commerce of the town is more extensive than that of any other in Spanish America. The population is estimated at 70,000.
St. Jago de Cuba, on the south side of the island, near the eastern extremity, has a good harbor defended by a castle. It was formerly the capital of the island, but has now fallen into decay, and the commerce and goverment have been transferred to the Havana. Population between 30 and 40,000.
Bayaino or St. Salvador is on a river which falls into a large bay of the same name on the south coast. It contains 12,000 inhabitants. Villa del Principe, the seat of a royal audience, stands near the centre of tue inland. San Carlo) de Matunzas, about 20 leagues E. of the Havana has a good port and 7,000 inhabitants.
Population and Religion.] The population of Cuba has greatly increased within the last 50 years. In 1774 it amounted only to 171,628, including 44,328 slaves and 5 or 6,000 free negroes. la 1804 there were 234,000 whites, 90,000 free blacks, and 108,000 slaves; in all 432.000. The number of negroes imported into the island from 1739 to 1303 was more than 76,000. The religion is Roman Catholic. There are two bishoprics, one comprehending the eastern and the other the western half of the island.
Political Importance.] The Spanish goverment have laid it down as a principle that the dominion of the island of Cuba is essential to the preservation of New Spain. There being no harbor on the whole eastern coast of New Spain, that country is in a military dependence on the Havana, which is the only neighboring port capable of receiving squadrons Accordingly, enormous sums have been expended in strengthening its fortifications.
3. HISPANIOLA 'OR ST- DOMINGO.
Situation and Extent ] Ilispaniola is situated between the islands of Jamaica and Cuba nji the west, and Porto Rico on the east, and extends from 17° 50' to 20° N. lat. and from CC° 35' io 74° 15' W. Ion. It is 390 miles long from E. to \V. and 160. in its greatest breadth, and contains about 30,00<- square miles.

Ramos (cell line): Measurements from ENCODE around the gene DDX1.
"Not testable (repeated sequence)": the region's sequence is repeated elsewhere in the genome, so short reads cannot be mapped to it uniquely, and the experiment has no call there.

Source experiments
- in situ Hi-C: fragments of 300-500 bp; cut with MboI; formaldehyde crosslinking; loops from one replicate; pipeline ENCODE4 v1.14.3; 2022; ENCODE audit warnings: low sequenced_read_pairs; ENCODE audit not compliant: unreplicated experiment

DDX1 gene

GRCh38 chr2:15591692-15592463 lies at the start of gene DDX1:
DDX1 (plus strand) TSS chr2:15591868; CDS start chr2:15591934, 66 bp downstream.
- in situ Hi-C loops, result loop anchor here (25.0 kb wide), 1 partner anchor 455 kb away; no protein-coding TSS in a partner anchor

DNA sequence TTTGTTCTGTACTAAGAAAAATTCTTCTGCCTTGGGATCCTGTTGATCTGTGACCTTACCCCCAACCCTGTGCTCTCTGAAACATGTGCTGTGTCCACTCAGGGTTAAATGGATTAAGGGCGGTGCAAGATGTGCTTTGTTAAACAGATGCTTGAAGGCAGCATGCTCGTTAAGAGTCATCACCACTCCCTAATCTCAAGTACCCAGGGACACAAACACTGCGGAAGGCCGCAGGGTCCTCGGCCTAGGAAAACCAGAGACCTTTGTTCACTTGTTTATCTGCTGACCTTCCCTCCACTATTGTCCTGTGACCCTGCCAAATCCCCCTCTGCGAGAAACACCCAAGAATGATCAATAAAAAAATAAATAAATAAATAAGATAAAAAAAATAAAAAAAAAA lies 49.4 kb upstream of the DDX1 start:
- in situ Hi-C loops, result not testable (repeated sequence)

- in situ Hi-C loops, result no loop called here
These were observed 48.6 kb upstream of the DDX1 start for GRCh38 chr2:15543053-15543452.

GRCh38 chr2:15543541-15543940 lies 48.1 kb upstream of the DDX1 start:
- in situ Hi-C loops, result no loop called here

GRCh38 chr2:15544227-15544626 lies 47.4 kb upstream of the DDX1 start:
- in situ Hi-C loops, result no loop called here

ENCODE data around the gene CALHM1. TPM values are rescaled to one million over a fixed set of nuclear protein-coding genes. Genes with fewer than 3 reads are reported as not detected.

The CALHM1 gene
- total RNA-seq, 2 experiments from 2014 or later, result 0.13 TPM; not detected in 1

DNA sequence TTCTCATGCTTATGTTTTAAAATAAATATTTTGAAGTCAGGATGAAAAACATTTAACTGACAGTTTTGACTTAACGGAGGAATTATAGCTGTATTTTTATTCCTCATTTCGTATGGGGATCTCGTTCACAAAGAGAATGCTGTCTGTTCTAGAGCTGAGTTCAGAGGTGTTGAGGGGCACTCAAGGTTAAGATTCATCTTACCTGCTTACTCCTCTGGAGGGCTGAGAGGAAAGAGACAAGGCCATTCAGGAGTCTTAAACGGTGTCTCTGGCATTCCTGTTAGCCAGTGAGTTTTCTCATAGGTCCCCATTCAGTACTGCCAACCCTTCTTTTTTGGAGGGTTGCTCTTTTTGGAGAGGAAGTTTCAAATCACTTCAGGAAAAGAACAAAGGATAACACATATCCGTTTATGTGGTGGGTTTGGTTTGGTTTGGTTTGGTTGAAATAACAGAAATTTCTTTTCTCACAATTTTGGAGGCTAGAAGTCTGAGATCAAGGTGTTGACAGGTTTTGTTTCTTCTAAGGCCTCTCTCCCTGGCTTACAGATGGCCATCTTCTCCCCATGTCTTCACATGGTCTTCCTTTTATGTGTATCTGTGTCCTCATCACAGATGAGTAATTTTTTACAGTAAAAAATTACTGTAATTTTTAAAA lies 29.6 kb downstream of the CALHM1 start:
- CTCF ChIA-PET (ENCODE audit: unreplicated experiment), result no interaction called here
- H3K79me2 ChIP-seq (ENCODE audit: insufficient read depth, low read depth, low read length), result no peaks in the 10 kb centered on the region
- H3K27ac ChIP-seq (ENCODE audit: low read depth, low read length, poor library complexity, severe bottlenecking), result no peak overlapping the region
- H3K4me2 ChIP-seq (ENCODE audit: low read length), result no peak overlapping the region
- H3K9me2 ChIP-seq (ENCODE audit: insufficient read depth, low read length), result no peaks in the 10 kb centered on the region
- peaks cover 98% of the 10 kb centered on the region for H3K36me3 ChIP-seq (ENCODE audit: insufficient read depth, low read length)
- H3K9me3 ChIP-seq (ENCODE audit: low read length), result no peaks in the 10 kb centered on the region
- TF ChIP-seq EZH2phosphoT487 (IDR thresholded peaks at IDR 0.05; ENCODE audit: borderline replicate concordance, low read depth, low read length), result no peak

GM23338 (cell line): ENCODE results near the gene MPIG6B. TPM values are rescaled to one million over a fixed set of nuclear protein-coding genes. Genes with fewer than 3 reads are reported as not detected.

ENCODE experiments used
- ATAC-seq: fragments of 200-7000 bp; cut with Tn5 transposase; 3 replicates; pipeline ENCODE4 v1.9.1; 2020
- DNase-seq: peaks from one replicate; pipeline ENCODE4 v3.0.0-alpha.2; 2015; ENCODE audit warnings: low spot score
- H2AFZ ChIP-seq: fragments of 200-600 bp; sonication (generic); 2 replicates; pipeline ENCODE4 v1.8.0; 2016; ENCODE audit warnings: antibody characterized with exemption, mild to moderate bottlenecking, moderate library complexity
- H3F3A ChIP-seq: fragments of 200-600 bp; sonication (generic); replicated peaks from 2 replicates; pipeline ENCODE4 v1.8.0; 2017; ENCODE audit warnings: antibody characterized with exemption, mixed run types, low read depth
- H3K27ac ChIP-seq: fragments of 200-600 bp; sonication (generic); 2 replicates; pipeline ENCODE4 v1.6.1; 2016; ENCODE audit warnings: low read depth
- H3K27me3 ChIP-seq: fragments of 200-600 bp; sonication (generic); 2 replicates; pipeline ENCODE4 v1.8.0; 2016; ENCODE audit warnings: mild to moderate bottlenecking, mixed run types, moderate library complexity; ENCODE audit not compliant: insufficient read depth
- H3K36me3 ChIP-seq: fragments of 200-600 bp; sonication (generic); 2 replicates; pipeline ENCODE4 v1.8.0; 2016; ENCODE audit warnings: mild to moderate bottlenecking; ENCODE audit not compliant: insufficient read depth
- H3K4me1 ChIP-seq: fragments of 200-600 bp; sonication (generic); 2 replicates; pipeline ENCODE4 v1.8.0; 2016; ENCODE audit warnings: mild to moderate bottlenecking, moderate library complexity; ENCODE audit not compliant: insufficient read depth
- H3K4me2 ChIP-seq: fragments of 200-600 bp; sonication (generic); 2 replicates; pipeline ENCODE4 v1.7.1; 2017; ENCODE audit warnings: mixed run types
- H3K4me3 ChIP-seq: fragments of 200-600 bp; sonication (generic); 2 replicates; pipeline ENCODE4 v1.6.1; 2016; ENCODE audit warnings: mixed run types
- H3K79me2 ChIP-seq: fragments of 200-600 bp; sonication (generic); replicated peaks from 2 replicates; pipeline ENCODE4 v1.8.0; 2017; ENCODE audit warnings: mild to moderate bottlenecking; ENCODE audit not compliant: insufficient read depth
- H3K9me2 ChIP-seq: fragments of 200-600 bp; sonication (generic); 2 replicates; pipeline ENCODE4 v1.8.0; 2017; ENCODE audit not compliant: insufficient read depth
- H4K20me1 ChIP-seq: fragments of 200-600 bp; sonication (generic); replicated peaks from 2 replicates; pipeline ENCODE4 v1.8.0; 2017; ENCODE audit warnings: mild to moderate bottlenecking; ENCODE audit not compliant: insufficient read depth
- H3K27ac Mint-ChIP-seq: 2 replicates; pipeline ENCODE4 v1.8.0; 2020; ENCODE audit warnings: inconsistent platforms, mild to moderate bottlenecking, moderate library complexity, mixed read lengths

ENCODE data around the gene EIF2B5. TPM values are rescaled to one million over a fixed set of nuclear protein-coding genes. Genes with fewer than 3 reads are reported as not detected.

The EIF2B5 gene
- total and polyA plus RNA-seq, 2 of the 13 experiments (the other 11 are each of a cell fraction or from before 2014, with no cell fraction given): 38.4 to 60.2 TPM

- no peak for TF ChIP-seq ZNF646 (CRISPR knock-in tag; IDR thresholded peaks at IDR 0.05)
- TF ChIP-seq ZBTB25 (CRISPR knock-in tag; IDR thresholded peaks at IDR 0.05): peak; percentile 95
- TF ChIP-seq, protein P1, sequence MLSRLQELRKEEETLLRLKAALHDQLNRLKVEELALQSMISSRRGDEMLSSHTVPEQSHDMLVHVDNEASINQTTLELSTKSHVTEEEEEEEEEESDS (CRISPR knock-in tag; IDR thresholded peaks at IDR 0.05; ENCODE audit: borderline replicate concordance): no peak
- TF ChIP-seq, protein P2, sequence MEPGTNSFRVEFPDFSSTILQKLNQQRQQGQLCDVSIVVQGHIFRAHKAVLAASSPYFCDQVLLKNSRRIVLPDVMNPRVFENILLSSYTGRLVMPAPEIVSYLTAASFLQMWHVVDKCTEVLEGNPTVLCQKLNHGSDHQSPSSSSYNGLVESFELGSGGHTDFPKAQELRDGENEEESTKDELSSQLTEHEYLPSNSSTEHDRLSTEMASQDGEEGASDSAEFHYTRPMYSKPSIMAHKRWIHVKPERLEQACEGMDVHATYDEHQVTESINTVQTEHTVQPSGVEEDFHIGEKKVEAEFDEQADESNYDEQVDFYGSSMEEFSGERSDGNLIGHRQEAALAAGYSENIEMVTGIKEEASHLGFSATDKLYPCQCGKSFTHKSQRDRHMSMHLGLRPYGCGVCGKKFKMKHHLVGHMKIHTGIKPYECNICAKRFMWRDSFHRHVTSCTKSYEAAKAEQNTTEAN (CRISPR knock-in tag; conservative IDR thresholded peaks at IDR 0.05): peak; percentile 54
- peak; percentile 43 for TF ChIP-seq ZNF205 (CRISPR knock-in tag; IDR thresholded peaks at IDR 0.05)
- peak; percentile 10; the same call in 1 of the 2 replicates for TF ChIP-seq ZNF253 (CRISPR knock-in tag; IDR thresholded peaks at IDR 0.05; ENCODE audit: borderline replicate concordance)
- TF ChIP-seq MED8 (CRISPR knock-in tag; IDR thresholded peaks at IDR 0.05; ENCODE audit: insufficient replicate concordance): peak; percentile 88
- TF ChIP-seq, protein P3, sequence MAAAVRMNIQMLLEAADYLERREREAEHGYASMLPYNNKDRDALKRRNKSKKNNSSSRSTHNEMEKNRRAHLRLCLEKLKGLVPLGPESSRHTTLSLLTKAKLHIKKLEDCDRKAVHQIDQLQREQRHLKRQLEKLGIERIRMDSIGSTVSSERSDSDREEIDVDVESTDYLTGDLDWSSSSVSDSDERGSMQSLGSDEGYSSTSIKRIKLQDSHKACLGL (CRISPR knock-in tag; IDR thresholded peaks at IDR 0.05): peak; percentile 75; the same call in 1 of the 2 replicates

Divisions.] The island was formerly divided between tbe. French and Spaniards; the French occupying the western and much the smallest division, and the Spaniards the eastern. In, 1791 an alarming insurrection broke out among the negroes in the French part of the island, which issued in the coorseof a fewyears in the complete expulsion of the French. The negroes declared themselves independent, and gave to their part of the islland the name of Hayti. Hayti was recently divided into two distinct governments under two rival chiefs, president Pction and king Christophe, the former occupying the southwestern part of the island, and the latter the northwestern part. These chiefs are now both dead, and the island has become the theatre of new revolutions Capes and Bays.] At the N. W. extremity of the island is cape St. Nicholas or the Mole ; in the N. E. old cape Francois or Cabo Viejo Francois; in the S. E. cape Engano; and in the S. W. cape Tiburon. On the eastern side of the island. between old cape Francois and cape Engano the most prominent points are cape Cabran, cape Samana, and cape Raphael. On the south side are cape Espada, a little S. W. of cape Engano; cape Mondon, the most southern point of the island, and point Abacou a little S. E. of cape Tiburon. On the western coast are cape Dame Maria, a little N. of cape Tiburon, and cape St. Marc near lat. 19° N Point Isabella on the northern coast is the most northern extremity of the island. Samana bay sets up at the E. end of the island between cape Samana on the N. and cape Raphael on the S. The Bite of Leogane is a very large bay at the west end of the island setting up between cape Maria on the S. and cape Nicholas on the N. Rivers.] The river Yuna flows upwards of 70 miles through the beautiful and fertile valley of Vega Real in an E. S. E. direction and falls into the bay of Samana. The Monte Christi heads near the Yuna and runs W. N. W. about the same distance to the bay of Monte Christi. The Ozama runs in a S. S. E. direction, and discharges itself just below the city of St. Domingo. ...Artibonite river rises near the centre of the island, and flowing west discharges itself into the Bite of Leogane a little N. of Cape St. Marc. Face of the country.] An elevated chain of mountains called the Cibao mountains commences near cape St. Nicholas,and pursuing a S. E. direction across the island terminates near cape Espada. Three summits near the centre of the range are said to be about 6,000 feet above the level of the sea. A western spur from the principal range ends at cape St. Marc. A chain in the N. E. called Monte Christi commences at the bay of the same name and terminates at the bay of Samana. In the eastern part of the island are extensive plains or savannahs. Eastward from the city of St. Domingo they stretch out to the extent of 80 miles in length by 20 or 25 in breadth. Soil and Productions ] The soil in general is well watered and fertile in the highest degree, producing every variety of useful vegetable. The plains alone, in the Spanish part of the island, according to Edwards, are capable of producing more sugar and other valuable commodities than all the British West Indies put together; and nothing is wanting to render these fertile districts a scene of successful cultivation, but a suitable degree of industry and enterprize among the Spanish colonists. They are sunk, however, into a state of such deplorable indolence that a great part of the country is merely a beautiful wilderness, occupied by immense herds of swine, horses and horned cattle. The principal *gricultural productions are sugar, coffee and cotton, which are raised in abundance and of a fine quality.